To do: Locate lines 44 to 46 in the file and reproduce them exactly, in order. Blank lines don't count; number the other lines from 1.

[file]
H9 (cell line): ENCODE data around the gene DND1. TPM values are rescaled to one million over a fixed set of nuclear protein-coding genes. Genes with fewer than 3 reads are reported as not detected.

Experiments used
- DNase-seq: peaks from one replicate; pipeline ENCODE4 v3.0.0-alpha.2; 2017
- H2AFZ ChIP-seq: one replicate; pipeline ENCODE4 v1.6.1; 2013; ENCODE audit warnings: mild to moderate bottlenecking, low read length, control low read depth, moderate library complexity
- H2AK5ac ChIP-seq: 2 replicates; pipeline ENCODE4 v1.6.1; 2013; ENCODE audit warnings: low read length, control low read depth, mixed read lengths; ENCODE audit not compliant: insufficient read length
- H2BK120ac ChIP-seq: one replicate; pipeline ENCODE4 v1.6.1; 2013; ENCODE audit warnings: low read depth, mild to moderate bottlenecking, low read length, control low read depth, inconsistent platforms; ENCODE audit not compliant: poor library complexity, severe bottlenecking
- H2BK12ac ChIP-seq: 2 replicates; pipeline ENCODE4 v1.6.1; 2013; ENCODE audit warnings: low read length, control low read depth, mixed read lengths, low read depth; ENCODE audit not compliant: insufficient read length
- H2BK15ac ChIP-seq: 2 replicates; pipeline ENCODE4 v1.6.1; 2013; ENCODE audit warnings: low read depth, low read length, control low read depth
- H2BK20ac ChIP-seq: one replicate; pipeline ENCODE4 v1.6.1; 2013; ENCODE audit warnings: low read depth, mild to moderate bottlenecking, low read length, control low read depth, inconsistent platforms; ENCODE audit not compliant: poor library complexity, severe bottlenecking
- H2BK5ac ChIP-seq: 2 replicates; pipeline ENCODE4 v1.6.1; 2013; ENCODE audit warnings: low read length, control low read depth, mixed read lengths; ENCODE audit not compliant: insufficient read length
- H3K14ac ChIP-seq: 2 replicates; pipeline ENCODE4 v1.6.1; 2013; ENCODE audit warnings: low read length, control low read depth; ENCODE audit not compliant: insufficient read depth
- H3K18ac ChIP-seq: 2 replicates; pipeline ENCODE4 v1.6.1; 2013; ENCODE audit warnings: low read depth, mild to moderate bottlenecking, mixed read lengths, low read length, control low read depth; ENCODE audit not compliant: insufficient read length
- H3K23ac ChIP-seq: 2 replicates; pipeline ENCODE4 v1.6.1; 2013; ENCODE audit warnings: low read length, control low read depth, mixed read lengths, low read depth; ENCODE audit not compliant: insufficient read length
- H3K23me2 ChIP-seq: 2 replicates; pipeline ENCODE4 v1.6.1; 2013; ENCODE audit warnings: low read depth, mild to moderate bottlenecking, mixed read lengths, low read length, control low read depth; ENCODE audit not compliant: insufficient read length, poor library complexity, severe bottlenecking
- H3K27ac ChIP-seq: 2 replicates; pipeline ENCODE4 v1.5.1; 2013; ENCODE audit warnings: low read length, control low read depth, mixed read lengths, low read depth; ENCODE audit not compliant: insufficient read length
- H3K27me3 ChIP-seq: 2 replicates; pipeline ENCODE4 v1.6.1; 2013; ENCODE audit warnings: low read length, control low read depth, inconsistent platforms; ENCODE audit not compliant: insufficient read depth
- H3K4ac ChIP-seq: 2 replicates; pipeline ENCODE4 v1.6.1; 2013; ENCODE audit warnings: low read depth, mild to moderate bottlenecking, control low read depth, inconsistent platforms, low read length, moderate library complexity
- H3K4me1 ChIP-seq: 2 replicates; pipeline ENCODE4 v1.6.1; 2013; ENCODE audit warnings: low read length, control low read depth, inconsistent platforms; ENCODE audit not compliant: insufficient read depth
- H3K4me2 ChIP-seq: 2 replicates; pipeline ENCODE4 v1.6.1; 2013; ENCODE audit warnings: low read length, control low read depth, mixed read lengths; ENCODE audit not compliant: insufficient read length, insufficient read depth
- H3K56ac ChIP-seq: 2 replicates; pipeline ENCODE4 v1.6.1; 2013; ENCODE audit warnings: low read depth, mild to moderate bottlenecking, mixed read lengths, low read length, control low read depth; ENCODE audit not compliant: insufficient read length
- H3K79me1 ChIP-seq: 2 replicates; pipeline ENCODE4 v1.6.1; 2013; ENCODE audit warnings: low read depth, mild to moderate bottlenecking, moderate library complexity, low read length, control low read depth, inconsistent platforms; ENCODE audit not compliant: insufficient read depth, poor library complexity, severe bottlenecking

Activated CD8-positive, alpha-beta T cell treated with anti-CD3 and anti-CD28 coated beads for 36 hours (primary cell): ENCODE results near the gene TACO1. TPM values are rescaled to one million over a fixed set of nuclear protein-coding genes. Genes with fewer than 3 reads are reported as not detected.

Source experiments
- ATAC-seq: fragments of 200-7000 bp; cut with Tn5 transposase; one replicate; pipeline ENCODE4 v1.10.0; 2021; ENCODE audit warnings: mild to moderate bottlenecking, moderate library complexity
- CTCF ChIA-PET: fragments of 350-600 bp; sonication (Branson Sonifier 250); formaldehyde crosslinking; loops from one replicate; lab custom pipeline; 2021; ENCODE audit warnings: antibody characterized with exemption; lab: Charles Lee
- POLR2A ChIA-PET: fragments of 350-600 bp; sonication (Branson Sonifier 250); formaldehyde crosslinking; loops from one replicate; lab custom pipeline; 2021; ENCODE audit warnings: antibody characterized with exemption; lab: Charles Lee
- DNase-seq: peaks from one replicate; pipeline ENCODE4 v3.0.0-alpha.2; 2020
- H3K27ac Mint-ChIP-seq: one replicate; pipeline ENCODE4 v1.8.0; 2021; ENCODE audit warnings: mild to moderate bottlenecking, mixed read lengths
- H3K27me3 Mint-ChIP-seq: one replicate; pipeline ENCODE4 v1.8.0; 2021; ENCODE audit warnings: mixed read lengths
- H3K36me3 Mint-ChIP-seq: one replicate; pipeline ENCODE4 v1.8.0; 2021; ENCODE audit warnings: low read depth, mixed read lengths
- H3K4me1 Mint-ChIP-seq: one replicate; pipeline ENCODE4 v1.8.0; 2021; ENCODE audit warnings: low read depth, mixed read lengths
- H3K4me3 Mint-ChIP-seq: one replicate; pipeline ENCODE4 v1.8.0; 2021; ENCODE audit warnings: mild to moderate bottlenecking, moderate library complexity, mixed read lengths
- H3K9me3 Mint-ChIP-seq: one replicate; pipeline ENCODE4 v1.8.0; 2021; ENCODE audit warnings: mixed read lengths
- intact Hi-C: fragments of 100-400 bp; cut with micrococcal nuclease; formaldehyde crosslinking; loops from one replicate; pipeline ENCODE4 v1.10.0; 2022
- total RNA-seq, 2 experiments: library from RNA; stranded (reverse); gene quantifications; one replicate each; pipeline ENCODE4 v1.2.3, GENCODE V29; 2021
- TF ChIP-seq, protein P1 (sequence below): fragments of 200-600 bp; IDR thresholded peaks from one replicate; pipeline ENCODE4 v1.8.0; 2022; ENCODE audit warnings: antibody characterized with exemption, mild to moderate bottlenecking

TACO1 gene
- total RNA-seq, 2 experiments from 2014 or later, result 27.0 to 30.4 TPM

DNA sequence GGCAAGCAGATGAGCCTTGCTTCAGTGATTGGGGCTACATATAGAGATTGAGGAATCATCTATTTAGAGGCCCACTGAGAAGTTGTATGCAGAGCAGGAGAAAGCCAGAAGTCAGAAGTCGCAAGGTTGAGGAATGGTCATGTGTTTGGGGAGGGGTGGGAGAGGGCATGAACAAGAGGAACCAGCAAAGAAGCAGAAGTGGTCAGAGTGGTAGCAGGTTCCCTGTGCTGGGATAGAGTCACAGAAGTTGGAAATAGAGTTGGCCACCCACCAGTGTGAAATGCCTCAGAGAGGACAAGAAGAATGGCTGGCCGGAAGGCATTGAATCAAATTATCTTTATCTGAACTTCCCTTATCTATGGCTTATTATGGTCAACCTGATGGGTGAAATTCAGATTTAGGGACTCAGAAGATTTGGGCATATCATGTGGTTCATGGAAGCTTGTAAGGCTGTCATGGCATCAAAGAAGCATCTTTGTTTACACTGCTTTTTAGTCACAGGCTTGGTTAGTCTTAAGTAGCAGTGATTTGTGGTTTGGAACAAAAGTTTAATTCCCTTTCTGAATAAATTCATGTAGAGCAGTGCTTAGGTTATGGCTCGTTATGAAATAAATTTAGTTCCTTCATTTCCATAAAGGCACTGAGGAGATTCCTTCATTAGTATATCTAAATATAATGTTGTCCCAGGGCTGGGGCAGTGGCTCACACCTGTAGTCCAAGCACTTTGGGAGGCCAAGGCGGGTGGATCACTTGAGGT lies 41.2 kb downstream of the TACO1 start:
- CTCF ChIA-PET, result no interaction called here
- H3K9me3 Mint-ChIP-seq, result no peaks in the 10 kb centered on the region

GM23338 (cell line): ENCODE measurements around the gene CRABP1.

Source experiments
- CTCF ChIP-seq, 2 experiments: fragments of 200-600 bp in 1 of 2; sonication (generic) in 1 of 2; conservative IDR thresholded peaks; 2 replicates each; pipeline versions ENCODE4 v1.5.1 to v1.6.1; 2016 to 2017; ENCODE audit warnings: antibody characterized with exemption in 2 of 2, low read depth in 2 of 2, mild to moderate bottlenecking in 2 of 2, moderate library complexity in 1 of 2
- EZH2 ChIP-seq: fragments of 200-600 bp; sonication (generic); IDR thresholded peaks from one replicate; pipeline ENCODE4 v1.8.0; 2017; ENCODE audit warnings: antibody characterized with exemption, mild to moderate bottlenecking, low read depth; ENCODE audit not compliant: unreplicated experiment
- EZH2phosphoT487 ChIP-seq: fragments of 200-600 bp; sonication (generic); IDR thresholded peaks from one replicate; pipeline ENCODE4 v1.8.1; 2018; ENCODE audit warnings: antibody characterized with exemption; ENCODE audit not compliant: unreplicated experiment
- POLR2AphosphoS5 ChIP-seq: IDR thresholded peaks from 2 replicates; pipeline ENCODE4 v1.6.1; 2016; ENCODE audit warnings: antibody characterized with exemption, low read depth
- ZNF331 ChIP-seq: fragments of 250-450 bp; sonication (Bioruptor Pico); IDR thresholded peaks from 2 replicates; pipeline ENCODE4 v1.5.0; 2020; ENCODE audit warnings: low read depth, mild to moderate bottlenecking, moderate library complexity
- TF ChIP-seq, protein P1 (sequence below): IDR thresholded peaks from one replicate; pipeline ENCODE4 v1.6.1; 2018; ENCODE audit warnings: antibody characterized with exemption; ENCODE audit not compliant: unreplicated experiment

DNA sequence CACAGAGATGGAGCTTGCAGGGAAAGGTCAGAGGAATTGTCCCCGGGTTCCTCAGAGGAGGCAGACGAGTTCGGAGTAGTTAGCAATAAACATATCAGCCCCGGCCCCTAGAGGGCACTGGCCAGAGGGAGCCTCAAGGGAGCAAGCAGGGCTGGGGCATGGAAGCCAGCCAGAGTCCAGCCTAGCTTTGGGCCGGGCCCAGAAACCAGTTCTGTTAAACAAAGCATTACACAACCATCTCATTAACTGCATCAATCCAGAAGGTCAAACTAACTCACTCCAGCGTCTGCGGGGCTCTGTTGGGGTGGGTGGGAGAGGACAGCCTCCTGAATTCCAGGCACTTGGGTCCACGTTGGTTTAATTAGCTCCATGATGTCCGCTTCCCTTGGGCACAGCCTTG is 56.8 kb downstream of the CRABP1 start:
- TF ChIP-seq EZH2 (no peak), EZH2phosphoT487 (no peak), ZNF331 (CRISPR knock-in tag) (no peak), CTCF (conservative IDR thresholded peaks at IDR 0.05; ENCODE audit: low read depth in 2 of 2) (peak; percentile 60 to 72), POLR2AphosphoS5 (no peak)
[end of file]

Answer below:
- CTCF ChIP-seq, 2 experiments: fragments of 200-600 bp in 1 of 2; sonication (generic) in 1 of 2; conservative IDR thresholded peaks; 2 replicates each; pipeline versions ENCODE4 v1.5.1 to v1.6.1; 2016 to 2017; ENCODE audit warnings: antibody characterized with exemption in 2 of 2, low read depth in 2 of 2, mild to moderate bottlenecking in 2 of 2, moderate library complexity in 1 of 2
- EZH2 ChIP-seq: fragments of 200-600 bp; sonication (generic); IDR thresholded peaks from one replicate; pipeline ENCODE4 v1.8.0; 2017; ENCODE audit warnings: antibody characterized with exemption, mild to moderate bottlenecking, low read depth; ENCODE audit not compliant: unreplicated experiment
- EZH2phosphoT487 ChIP-seq: fragments of 200-600 bp; sonication (generic); IDR thresholded peaks from one replicate; pipeline ENCODE4 v1.8.1; 2018; ENCODE audit warnings: antibody characterized with exemption; ENCODE audit not compliant: unreplicated experiment